Champion bowler's need for dialysis doesn't halt his travel plans, his nurse makes sure of it
Joe Mortellaro holds his 50-year bowling pin from the United States Bowling Congress and his nurse Ellen Tynan, of Lake Plains Dialysis in Batavia, holds the plaque he recently received from USBC.
When Corfu resident Joe Mortellaro, 82, wanted to go the 2019 U.S. Bowling Congress Open Championships in April in Las Vegas, he thought being on dialysis might prevent the trip.
However, when Ellen Tynan, dialysis nurse at Lake Plains Dialysis on East Main Street in Batavia, learned about his proposed trip, she said nothing should stop him simply because he was on dialysis.
She contacted medical personnel in Las Vegas and arranged for Mortellaro to have a treatment early on Saturday morning, so he could bowl in the tournament.
“Doing all the referrals when people on dialysis want to travel is one of the positive things I do in my life,” Tynan said.
She explained Mortellaro was put on dialysis after having cancer in one kidney in 2003. Then in 2005, he required three bypasses.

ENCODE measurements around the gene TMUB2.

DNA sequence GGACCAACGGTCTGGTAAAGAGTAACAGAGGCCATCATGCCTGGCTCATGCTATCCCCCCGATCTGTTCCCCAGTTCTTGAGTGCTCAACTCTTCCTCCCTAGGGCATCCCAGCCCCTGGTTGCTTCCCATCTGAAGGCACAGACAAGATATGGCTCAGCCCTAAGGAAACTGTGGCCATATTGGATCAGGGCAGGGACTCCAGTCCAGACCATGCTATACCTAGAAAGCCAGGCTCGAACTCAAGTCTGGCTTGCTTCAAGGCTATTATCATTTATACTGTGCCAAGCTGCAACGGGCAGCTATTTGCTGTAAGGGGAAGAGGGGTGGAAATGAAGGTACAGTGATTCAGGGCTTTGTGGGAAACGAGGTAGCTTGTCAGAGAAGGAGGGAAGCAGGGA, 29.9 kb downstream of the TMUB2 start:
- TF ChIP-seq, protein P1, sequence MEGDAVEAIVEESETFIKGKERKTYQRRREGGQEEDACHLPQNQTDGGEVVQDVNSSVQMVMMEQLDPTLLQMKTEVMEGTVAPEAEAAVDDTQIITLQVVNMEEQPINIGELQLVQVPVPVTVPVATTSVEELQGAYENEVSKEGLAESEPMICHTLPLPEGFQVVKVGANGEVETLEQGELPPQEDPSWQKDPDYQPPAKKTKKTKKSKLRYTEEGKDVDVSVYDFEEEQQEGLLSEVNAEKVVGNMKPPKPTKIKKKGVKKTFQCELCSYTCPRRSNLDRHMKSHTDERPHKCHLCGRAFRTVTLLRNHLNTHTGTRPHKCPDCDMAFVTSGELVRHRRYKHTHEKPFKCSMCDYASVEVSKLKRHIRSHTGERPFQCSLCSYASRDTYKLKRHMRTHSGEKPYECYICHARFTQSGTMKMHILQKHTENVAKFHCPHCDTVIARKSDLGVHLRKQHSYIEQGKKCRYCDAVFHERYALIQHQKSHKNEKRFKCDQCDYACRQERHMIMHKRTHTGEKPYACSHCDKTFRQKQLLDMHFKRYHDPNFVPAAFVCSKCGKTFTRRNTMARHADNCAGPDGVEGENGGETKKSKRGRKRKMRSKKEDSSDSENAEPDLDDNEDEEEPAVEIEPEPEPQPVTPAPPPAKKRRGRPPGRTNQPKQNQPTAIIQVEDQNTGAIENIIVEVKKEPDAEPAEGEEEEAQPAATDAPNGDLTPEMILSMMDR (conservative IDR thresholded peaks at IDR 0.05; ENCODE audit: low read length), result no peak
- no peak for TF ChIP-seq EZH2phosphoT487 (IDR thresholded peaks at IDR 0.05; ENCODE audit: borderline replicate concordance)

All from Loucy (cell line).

“Because his one kidney was working so hard, Joe had high blood pressure and became anemic,” she said. “But his wife was sick and he put off his treatment to care for her.”
His wife, Sandra, died a year ago and Joe started dialysis in September.
Mortellaro has been bowling since he was 17 and dialysis three times a week hasn’t stopped him. Although he once had an average of 220, he still bowls a 190.
Mortellaro has been to nearly every U.S. Bowling Congress Open Championship meet in the past 50 years. He has 26 USBC championships to his credit.
His team who accompanied him to Las Vegas, where he received his 50-year bowling plaque, were Paul Spiotta, his nephew Todd Mortellaro, Greg Wolff, Joe Trigilio and Mark McVay.
Lake Plains Dialysis treats 111 patients at their sites in Batavia and Medina, and that number is growing, Tynan said.
Photo by Virginia Kropf.